But. I agree with you that one of the last great areas of real interest here -- when new information has to come out -- is all the shenanigans in Mexico City. And when I say "shenanigans," what I'm talking about is not a plot to kill the President -- that's key -- but the CIA's and the KGB's desperate efforts to cover up their own sources of information: their informants, the contacts inside the Mexican embassy, whether they had double- agents inside the Cuban embassy, how they obtained video surveillance at the time, and this overwhelming desire of the intelligence agencies to protect... That type of history is what exactly leads to the type of speculation you have in this case, that you have sort of looked at and then said, "I see a conspiracy of murder."

MODERATOR: Mr. Posner, you have one minute to ask a question.

POSNER: O.K. And in my minute I'm just gonna take 30 seconds, the first 30, to say, Mr. Scott, that he didn't make a conclusion on the other assassinations. But in his own book he says, on page 97, "Behind the deep politics of the Kennedy assassination lie those of the [Huey] Long assassination." And on page 307 he talks about the comparisons between Sirhan Sirhan and Lee Harvey Oswald. So for somebody who hasn't made up his mind, he has some very interesting statements in the book.

But Mr. Scott, what I really would wonder is (since I don't see it discussed in this book and I know you have discussed it before): Why do you feel, if Oswald shot at General Walker in April of '63, (a) you believe the evidence that he shot at Walker, and (b) why would he have shot at Walker? And the second part of the question is, Do you believe the evidence that Oswald shot a Dallas policeman, J.D. Tippit, after the assassination? And if so, why do you believe he killed Tippit?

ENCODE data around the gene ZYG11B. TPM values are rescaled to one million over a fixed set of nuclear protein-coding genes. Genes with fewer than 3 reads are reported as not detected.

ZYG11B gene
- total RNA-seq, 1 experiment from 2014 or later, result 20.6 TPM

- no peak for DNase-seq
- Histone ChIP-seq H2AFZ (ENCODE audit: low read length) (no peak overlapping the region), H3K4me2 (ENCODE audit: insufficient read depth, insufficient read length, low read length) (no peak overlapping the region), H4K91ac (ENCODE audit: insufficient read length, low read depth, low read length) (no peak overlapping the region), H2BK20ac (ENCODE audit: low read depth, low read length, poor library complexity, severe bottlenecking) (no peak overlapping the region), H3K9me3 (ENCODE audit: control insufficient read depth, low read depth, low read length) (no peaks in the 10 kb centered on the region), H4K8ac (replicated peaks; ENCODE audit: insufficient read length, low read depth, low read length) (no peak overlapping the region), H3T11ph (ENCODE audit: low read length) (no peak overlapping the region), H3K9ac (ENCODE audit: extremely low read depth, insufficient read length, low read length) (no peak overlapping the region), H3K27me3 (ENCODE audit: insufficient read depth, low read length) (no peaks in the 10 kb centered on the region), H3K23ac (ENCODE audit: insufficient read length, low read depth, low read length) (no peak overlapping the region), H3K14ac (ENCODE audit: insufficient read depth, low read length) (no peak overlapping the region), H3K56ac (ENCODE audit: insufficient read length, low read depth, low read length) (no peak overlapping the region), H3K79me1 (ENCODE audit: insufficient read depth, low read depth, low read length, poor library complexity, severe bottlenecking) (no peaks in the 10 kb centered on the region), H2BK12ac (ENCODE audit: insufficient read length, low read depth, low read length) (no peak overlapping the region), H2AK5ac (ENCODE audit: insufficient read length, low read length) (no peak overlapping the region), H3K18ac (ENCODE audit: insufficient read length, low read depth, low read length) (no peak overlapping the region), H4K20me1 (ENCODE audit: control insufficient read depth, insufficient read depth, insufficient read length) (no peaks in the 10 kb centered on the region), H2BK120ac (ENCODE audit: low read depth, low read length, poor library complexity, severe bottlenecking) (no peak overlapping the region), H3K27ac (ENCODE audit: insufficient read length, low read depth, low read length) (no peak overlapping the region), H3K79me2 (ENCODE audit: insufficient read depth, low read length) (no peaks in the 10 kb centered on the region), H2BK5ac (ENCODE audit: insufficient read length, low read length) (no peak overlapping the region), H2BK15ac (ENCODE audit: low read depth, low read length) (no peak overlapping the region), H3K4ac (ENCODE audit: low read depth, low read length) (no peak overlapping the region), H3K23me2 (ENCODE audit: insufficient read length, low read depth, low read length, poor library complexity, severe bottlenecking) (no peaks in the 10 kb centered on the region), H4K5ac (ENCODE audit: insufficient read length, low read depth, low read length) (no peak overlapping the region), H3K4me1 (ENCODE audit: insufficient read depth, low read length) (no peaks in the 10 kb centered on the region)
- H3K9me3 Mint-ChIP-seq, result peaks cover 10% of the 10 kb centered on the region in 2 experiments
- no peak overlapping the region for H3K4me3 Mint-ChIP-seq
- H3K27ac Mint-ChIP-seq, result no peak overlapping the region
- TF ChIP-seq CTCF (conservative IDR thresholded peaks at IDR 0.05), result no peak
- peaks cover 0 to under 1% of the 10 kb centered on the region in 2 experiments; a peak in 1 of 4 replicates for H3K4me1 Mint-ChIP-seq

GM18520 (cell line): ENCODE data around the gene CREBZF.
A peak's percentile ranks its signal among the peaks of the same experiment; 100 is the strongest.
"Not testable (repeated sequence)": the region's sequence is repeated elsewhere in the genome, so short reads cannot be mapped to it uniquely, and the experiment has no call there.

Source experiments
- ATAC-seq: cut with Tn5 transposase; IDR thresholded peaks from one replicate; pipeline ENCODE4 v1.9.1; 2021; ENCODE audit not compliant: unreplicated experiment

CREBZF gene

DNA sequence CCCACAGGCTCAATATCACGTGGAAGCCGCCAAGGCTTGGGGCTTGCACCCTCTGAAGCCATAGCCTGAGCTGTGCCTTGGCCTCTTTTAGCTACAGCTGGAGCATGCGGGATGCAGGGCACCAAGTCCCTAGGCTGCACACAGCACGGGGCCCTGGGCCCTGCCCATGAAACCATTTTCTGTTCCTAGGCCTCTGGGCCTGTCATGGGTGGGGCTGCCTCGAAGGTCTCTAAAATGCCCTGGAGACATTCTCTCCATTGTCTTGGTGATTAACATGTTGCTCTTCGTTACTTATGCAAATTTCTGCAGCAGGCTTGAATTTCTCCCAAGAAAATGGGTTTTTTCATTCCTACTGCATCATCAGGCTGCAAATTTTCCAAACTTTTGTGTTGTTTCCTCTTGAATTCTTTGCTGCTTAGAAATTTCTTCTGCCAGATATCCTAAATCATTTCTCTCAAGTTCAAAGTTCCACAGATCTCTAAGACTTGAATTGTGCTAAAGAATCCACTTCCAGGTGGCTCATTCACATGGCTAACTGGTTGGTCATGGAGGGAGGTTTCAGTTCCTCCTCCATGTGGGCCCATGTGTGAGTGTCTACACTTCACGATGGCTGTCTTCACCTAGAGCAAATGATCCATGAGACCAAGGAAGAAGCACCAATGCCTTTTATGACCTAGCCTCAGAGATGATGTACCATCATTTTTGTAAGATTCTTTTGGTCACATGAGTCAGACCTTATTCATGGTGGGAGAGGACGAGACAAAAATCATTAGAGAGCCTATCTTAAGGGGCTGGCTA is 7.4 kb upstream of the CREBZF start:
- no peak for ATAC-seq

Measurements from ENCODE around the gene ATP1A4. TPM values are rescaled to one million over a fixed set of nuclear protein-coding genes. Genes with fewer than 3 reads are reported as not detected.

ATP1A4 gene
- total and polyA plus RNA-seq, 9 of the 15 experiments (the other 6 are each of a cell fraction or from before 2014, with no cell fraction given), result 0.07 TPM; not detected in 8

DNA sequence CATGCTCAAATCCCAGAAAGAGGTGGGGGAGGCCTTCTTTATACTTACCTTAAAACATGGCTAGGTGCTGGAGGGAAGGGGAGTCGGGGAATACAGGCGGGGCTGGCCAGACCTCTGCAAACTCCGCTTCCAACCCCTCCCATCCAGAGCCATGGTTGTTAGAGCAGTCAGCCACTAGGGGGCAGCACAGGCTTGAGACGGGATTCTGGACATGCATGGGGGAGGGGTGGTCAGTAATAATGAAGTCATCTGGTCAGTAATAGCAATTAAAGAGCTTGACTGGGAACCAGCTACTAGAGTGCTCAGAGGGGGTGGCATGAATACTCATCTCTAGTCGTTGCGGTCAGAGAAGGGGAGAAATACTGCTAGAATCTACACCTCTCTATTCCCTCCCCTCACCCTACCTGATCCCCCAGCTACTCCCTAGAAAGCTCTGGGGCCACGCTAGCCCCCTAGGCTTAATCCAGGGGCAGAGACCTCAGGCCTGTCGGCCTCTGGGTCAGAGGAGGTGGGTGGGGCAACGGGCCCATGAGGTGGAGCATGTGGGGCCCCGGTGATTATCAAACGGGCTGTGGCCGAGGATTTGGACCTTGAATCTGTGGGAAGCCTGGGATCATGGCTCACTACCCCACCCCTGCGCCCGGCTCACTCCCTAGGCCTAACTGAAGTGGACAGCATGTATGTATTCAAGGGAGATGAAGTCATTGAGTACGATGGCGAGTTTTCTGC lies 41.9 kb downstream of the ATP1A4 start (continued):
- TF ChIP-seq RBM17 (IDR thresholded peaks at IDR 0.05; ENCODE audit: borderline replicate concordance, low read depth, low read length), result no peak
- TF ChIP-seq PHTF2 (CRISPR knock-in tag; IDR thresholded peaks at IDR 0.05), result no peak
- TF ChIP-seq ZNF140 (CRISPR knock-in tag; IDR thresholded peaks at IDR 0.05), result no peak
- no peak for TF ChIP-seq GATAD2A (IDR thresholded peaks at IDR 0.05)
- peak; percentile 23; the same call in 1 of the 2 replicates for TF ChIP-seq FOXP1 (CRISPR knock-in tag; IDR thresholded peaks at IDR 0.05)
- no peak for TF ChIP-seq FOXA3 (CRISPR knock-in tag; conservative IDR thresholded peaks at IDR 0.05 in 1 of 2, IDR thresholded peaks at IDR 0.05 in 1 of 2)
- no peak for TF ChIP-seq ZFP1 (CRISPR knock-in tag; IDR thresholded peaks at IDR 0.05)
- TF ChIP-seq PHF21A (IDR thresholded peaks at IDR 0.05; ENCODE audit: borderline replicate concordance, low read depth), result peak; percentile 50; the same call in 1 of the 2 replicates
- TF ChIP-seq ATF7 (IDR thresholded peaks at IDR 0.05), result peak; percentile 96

MODERATOR: Mr. Scott, 2 minutes.

SCOTT: ...General Walker, who... Somebody shot at General Walker. Eyewitnesses said it was *2* people. And if it was 2 people, then Oswald -- if it was Oswald -- then Oswald was not a "loner."

Whoever shot at General Walker, from about 15 feet away, did not shoot to kill him. I think they shot to help make him more of a martyr than he already was. The bullet in question, I will remind you, it changed jacket. It may have been copper-jacketed in November, but the bullet was originally identified, then, as being steel-jacketed. And I do believe that the bullets were changed, because I think it is not hard at all to find other cases of the falsification of evidence in that and other matters.

Now the killing of Tippit: Um, again, I believe there's falsification. The bullet thing is difficult to go into, but I think they rather botched the planting of bullets at the scene. Um, you believe the eyewitnesses like Helen Markum(?) and Warren Reynolds. Let me just say, Warren Reynolds was asked if he could recognize Oswald. He said that he was unable to do so. And then somebody shot him through the head. And then the Warren Commission had the gall to ask him again. And he said, "Oh yes! I remember now. It was Lee Harvey Oswald."

Well if you're going to rely on witnesses that have been coerced in that way, I think you're prepared to grasp at almost any straw in really conceding that there was no case.

MODERATOR: You will now each have 6 minutes to close. Mr. Scott, you have 6 minutes.

(to be continued)

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Aperi os tuum muto, et causis omnium filiorum qui pertranseunt. Aperi os tuum, decerne quod justum est, et judica inopem et pauperem. -- Liber Proverbiorum XXXI: 8-9